Due to COVID-19 Australia faces the worst recession in living memory. This post is the first of a series looking at how this might influence demand for higher education. But to pre-empt future posts, applications are just one of several factors affecting how many students end up enrolled. Acceptance rates, deferrals, and attrition rates could all change, affecting student numbers.
I will start with the school leaver market. As I have noted previously, in recent years higher education applicant numbers have softened. For school leavers, demography will continue to cap numbers. But within the constraints of age cohort size, could the recession affect applicant numbers?
Recessions change the economics of choosing between higher education and work. If there are no jobs a university student does not forgo pay and work experience. Higher education’s opportunity cost falls. Further study might be the second-best option, but it is better than unemployment.
Although recessions affect people of all ages, they hit young workers particularly hard. According to the ABS job mobility survey, twice the proportion of people aged 15-24 years looked for a job in the last year as those aged 35-44 years. But as staff recruitment is the first thing to go when business is slow fewer people looking for a job will find one.
The chart below shows that youth unemployment is always fairly high, but increased significantly in the last major recession in the early 1990s.
Consistent with recessions influencing higher education demand, applications spiked in the early 1990s, as the chart below shows. For applicants aged 20 years or less applications increased by more than 20 per cent between 1990 and 1993.
At the price of some untidiness, partly due to historical data not always using the same definitions as now, the chart also lets us explore other demand-side factors.
In the early 1990s, like now, demography was not driving up demand. The late-teenage population was trending down. But 1980s policies to encourage school retention to Year 12, plus students staying in schools because there were no jobs during the recession, led to 1992 having a then-record high Year 12 retention rate (chart at the end of the post for those interested). This meant that Year 12 student numbers trended upward despite the late-teenage population falling.
A large Year 12 class in turn contributed to growth in applications from people aged 20 years or less, reaching a then-record 177,000 ‘eligible’ applications in 1993 (and the true number was higher, as they did not at the time count ‘ineligible’ applicants with low school marks).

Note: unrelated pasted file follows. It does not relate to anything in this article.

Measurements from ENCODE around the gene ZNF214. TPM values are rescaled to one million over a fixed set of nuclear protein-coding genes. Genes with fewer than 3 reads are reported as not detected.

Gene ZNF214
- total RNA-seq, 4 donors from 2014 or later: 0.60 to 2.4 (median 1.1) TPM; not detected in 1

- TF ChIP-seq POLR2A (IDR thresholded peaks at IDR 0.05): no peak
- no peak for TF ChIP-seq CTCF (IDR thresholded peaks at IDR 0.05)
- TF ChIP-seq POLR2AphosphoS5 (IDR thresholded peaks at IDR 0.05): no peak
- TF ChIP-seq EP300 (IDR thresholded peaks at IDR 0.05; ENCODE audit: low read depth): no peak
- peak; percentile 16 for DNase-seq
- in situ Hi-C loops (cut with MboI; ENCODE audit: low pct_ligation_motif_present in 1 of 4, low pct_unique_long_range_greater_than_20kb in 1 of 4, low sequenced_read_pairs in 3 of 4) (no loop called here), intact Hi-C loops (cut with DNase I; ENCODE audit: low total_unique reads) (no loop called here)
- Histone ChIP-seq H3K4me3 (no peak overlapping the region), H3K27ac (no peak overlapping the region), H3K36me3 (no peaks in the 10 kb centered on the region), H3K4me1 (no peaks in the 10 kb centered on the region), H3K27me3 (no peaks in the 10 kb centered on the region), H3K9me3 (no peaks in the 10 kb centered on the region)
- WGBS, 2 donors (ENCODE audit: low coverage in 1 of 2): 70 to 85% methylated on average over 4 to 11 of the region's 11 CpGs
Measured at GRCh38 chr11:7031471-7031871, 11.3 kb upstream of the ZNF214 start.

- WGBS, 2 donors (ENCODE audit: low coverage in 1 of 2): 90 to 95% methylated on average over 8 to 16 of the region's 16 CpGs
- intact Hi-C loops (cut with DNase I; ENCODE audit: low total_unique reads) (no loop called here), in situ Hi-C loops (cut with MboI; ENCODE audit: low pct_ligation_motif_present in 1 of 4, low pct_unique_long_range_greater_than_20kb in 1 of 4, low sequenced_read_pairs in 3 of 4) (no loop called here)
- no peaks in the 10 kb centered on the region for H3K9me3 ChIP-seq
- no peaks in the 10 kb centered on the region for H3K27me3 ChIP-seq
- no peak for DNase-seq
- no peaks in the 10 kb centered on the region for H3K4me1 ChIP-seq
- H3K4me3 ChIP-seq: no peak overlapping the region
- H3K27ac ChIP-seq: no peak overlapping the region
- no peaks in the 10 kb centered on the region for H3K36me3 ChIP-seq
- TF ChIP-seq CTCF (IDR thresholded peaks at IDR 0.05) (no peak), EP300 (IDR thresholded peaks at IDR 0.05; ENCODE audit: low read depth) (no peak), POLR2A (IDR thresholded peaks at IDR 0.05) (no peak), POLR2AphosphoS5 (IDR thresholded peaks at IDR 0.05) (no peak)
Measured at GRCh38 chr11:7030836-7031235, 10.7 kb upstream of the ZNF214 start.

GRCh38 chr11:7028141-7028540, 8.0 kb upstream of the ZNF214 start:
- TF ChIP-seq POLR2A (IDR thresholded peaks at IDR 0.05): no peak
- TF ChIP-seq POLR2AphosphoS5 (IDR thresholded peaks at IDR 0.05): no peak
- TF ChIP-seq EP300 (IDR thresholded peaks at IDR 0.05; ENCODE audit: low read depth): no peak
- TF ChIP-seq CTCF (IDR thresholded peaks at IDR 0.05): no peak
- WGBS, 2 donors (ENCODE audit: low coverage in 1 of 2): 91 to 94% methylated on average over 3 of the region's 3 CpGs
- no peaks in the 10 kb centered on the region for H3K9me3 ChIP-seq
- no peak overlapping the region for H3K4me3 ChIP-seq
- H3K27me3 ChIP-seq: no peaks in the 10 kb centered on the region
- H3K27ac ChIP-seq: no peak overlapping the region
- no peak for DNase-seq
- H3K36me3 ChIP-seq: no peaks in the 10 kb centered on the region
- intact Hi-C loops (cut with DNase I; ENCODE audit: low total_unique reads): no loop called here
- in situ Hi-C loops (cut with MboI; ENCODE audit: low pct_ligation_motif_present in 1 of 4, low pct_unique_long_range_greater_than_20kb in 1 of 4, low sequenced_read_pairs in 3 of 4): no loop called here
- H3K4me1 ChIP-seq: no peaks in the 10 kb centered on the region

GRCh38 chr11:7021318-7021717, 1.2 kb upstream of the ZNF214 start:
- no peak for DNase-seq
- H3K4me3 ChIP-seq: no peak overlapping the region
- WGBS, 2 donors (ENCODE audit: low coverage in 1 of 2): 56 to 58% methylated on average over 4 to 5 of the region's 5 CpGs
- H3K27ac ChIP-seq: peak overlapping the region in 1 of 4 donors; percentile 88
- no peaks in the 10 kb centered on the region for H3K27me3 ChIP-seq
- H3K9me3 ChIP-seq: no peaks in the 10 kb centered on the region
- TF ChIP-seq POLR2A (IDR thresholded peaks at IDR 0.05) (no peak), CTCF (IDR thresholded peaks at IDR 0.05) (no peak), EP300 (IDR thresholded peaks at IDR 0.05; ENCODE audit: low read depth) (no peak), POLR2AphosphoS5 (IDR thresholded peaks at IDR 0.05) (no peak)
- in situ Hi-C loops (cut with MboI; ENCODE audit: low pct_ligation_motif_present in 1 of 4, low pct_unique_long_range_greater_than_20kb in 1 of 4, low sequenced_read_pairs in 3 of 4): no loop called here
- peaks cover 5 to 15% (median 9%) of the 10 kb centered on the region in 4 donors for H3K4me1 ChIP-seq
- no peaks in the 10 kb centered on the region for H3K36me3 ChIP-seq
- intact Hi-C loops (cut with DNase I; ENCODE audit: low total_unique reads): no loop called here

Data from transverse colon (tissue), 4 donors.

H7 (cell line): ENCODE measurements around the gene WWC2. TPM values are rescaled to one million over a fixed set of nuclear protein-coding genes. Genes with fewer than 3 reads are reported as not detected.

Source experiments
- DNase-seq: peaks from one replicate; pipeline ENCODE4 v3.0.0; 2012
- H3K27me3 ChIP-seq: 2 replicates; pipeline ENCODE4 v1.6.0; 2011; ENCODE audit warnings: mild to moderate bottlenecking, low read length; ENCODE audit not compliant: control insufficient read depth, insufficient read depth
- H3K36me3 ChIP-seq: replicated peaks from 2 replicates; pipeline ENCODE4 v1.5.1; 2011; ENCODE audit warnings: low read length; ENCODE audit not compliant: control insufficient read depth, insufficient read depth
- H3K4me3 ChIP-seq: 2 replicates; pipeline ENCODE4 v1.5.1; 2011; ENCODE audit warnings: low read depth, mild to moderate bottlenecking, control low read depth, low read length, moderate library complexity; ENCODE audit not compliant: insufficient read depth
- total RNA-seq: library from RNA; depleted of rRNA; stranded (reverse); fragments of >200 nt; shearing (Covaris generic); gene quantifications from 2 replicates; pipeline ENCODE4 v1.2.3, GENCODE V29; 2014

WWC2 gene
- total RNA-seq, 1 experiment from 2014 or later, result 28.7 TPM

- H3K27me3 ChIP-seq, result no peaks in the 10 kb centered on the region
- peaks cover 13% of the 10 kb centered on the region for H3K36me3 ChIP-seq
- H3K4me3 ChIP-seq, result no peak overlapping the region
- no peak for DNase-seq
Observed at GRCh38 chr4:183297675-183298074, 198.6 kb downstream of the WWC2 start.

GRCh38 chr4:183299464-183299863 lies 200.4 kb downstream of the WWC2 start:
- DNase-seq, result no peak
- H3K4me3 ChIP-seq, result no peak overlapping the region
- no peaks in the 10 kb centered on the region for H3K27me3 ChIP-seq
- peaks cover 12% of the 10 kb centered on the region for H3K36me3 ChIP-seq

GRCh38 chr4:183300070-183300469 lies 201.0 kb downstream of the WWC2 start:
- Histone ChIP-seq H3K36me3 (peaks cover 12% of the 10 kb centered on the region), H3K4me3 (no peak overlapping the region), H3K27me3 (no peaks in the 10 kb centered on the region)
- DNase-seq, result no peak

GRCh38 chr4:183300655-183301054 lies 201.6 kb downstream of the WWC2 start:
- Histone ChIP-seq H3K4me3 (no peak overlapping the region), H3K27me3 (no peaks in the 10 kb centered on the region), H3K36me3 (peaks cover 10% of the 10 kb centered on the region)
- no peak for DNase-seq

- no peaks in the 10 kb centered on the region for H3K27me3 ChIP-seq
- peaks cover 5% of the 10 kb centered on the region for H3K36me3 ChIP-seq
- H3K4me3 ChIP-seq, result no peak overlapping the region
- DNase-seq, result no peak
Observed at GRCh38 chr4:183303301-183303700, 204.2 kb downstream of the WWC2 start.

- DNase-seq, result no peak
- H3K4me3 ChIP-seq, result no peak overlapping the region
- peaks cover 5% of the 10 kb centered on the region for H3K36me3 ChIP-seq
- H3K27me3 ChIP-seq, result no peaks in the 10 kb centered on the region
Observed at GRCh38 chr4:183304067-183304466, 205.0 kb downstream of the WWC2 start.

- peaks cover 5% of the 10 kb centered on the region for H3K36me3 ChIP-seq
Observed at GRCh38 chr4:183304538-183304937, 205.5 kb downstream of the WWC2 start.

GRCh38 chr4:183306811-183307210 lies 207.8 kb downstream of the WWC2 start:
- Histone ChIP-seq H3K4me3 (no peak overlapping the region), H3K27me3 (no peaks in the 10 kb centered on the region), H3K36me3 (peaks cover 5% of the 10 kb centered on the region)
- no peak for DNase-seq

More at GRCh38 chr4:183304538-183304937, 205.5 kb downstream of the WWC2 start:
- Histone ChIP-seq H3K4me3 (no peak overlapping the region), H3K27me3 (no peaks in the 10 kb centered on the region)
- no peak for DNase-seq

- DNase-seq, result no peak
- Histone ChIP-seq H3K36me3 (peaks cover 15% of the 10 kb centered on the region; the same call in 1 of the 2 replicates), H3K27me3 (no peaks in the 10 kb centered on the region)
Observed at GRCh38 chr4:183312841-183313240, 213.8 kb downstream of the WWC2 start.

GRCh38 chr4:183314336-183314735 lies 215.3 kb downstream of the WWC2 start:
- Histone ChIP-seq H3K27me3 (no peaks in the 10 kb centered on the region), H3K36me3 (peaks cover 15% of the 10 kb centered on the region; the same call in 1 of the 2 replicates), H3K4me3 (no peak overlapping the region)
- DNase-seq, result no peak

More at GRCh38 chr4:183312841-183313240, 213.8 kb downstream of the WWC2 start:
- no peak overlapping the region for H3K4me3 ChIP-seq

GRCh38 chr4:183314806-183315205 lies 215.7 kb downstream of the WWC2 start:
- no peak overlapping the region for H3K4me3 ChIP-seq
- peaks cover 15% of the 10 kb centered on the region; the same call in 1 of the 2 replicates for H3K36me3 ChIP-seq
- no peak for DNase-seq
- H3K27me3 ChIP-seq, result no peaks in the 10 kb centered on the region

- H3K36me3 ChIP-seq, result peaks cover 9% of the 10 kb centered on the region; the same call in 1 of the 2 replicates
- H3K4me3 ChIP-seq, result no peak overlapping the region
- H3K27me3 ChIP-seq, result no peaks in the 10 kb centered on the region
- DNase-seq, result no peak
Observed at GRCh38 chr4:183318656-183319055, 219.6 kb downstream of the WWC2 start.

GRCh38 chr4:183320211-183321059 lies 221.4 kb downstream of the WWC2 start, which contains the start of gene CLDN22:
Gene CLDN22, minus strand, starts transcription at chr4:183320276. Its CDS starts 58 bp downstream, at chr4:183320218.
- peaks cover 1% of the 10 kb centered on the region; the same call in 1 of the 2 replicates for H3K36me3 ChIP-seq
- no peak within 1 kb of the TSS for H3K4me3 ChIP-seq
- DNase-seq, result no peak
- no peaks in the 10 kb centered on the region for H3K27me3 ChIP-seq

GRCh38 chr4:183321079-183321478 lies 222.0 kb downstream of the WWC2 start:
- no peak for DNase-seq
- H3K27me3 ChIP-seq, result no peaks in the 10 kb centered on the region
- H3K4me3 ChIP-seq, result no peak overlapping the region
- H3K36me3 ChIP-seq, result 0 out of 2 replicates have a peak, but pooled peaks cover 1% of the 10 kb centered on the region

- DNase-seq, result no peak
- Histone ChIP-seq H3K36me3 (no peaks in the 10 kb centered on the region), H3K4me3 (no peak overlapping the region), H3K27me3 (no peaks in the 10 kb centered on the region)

As the recession started to lift both school retention and university applications fell, further supporting the idea that the economy affects education demand.
While theory and the early 1990s evidence suggests that a recession will increase applications for higher education, there are some important differences between then and now for young people.
In 1989 the Year 12 retention rate was 60 per cent, giving it room to shoot up to 77 per cent in 1992. But in 2019 school retention was 84 per cent, realistically leaving much less room for further increases. There are also now more Year 12 options for students not planning on university than there were in the early 1990s. Students who stay at school mainly because there are no jobs are likely to go into the more vocationally-oriented Year 12 options.
It’s also the case that a much-greater proportion of the young people who might consider university enrol now compared to in the early 1990s. In the early 1990s the 19-year-old higher education participation rate was 23-24 per cent. In 2017 it was over 40 per cent.
Universities Admission Centre data for NSW indicates that of Year 12s with an ATAR in 2017 three-quarters applied for university in 2018. Of those who did not, three-quarters (same proportion, coincidence) had an ATAR below 60. Given that group’s risk of not completing, or not getting a good employment outcome if they do complete, we might expect continued caution about going to university from them, especially if governments continue to promote vocational education.
Another factor to consider is that many of the occupations that will be hit hardest by the COVID-19 recession are common sources of student employment. The simultaneous growth of higher education participation and casual jobs in sales, service and hospitality occupations may be more connected than we realise.
Overall, then, I do not expect the same big spike in school leaver applications during the COVID-19 recession as experienced in the early 1990s recession. But that is not quite the same as likely realised demand – the number of applicants who are likely to end up enrolled. That will be the big management challenge for universities, which I will discuss in another post.